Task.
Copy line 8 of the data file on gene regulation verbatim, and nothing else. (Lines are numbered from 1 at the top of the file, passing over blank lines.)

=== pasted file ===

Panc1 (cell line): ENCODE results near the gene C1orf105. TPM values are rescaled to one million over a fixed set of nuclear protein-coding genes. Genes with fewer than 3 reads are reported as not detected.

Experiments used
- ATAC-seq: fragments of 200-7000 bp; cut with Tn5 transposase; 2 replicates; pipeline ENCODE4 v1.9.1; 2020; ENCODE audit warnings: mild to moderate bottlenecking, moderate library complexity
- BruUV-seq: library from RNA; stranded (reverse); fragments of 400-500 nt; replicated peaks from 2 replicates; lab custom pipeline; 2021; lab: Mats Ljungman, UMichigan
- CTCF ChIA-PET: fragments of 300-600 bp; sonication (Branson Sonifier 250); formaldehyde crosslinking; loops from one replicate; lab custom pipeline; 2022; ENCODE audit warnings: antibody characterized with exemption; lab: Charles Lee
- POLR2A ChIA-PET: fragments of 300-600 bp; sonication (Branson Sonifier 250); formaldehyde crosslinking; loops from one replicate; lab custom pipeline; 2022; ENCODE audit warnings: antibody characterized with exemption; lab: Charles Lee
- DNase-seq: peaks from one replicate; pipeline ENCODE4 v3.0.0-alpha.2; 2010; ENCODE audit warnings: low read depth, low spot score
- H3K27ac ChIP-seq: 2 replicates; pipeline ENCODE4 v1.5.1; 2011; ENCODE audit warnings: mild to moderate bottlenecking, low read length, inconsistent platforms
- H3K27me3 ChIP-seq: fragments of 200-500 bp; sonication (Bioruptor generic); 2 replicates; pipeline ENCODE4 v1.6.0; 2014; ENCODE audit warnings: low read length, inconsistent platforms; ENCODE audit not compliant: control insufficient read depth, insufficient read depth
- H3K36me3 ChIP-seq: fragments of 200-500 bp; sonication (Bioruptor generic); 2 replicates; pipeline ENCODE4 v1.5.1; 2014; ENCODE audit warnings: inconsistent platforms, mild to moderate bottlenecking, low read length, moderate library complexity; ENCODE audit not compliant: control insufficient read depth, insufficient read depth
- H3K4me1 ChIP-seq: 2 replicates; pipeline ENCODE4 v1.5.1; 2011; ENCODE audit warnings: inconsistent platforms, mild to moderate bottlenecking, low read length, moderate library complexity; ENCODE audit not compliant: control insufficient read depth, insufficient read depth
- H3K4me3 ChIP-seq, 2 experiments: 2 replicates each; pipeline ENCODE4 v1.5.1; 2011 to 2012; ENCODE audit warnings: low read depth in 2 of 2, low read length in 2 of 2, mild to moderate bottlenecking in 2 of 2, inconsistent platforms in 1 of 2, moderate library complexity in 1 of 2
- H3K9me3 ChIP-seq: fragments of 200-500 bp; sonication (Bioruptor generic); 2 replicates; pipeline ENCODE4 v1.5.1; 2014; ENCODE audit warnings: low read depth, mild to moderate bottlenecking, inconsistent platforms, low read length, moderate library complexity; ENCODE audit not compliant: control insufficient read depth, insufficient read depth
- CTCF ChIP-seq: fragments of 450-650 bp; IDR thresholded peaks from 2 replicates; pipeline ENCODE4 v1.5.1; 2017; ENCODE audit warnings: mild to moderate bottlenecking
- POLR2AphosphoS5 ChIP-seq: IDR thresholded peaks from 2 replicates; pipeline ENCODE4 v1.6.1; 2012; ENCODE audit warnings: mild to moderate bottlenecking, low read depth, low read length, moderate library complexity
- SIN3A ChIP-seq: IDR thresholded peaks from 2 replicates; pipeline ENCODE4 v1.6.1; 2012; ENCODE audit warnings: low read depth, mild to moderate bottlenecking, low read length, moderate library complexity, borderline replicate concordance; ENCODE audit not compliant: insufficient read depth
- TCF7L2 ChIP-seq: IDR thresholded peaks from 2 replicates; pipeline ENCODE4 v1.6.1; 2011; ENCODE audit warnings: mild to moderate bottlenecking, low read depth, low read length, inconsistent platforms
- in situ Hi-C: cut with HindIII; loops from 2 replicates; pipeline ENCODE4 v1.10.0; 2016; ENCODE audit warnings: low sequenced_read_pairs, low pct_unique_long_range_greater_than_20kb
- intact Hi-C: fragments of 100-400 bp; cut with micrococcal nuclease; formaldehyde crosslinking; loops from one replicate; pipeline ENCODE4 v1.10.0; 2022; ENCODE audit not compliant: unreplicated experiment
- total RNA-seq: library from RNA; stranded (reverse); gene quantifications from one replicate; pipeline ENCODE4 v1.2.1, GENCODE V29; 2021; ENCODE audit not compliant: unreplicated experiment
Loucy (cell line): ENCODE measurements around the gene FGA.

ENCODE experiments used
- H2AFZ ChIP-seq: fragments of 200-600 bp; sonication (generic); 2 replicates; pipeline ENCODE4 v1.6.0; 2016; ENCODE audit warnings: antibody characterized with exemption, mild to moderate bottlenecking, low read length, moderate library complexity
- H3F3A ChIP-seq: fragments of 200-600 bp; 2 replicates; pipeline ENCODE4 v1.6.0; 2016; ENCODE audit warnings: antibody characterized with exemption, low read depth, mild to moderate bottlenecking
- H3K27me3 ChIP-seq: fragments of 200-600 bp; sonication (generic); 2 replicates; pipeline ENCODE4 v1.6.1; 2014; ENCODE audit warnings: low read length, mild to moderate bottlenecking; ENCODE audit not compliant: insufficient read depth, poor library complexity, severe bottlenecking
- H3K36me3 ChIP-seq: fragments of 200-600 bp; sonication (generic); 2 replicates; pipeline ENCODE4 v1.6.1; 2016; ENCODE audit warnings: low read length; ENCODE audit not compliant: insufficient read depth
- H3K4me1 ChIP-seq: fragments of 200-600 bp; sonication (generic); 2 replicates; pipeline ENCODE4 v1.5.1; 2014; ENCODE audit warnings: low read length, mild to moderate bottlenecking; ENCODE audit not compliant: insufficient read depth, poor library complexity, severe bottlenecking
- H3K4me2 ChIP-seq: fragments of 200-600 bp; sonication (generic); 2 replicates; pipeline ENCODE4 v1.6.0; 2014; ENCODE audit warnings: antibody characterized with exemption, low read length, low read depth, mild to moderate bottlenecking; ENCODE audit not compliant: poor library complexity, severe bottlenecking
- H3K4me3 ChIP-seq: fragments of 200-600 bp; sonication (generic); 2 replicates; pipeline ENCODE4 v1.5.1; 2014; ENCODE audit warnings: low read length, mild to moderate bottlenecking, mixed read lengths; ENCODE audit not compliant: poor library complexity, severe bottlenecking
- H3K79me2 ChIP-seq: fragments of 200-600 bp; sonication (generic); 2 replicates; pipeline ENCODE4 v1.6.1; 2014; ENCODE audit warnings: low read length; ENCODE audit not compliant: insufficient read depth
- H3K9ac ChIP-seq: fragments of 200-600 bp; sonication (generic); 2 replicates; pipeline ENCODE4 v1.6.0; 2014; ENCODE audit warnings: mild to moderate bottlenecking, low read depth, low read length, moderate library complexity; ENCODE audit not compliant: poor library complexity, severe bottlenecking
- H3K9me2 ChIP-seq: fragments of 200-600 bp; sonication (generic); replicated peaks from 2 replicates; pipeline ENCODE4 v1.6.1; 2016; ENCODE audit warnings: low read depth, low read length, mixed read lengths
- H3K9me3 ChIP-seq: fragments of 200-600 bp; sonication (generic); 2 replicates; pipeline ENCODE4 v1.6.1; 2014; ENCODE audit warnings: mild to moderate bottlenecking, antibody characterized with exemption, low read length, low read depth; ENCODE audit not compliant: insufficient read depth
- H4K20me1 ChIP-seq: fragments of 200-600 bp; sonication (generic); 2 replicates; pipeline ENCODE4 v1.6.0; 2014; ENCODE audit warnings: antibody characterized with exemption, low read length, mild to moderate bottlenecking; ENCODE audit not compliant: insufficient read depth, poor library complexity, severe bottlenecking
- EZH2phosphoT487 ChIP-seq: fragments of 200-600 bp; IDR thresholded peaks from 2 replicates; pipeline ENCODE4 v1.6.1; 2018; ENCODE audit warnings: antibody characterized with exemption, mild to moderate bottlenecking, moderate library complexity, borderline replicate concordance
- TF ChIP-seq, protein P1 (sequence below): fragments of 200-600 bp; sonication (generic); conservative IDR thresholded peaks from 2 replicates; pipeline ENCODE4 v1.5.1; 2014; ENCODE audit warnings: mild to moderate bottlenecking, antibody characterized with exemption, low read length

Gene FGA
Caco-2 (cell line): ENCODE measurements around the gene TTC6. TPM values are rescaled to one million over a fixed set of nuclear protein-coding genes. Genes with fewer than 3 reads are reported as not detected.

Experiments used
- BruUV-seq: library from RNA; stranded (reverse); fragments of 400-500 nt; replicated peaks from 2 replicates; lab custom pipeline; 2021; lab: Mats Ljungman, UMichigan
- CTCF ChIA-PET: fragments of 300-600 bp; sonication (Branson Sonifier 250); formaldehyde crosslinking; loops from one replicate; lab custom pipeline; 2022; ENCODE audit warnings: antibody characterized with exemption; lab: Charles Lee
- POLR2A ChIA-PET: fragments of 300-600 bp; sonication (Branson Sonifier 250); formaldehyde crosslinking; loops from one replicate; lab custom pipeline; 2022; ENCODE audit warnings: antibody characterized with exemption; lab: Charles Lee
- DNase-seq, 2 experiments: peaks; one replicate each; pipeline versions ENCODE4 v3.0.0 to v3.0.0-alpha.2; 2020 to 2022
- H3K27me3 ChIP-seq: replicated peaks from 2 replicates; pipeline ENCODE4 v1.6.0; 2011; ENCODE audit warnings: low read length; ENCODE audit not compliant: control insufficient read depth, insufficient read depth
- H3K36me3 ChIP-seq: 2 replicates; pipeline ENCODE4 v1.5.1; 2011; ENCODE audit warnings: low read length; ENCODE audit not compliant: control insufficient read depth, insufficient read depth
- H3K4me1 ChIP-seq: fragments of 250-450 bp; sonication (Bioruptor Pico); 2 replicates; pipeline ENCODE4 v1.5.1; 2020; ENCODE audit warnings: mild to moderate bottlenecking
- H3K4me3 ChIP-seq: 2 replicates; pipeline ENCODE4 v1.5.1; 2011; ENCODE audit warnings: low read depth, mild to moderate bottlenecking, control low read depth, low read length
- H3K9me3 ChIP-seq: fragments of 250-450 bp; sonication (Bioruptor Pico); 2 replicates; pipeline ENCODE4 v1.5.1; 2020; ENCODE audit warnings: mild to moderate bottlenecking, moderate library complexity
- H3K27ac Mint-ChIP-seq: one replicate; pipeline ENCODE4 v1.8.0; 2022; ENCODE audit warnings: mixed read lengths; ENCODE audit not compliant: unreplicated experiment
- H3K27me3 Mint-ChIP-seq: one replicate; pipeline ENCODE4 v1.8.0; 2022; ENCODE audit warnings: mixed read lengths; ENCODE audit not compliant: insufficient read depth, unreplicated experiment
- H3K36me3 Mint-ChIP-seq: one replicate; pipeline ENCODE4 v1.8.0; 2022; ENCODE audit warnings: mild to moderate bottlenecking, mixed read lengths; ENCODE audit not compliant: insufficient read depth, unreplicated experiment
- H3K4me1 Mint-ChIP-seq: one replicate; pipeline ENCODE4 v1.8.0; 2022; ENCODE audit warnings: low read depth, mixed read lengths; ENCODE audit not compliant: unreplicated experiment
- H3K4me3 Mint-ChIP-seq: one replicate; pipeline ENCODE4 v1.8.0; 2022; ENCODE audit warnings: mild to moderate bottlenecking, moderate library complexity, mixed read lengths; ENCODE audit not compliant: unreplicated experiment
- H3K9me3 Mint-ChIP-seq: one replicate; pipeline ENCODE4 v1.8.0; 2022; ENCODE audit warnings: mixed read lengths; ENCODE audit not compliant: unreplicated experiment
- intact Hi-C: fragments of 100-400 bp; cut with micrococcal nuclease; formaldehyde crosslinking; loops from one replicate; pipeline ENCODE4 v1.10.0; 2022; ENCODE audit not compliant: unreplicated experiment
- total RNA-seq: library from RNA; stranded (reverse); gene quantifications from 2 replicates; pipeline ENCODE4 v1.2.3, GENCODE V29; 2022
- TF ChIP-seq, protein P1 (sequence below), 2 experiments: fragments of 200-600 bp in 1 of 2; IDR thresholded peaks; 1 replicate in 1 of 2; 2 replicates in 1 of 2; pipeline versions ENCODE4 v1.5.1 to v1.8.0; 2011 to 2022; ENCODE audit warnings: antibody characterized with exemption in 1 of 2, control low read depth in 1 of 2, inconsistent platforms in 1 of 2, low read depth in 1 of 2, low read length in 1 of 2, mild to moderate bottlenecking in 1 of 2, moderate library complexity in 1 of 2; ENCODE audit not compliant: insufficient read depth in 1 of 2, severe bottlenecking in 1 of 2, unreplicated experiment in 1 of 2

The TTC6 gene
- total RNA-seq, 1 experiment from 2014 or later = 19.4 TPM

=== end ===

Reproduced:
- H3K27ac ChIP-seq: 2 replicates; pipeline ENCODE4 v1.5.1; 2011; ENCODE audit warnings: mild to moderate bottlenecking, low read length, inconsistent platforms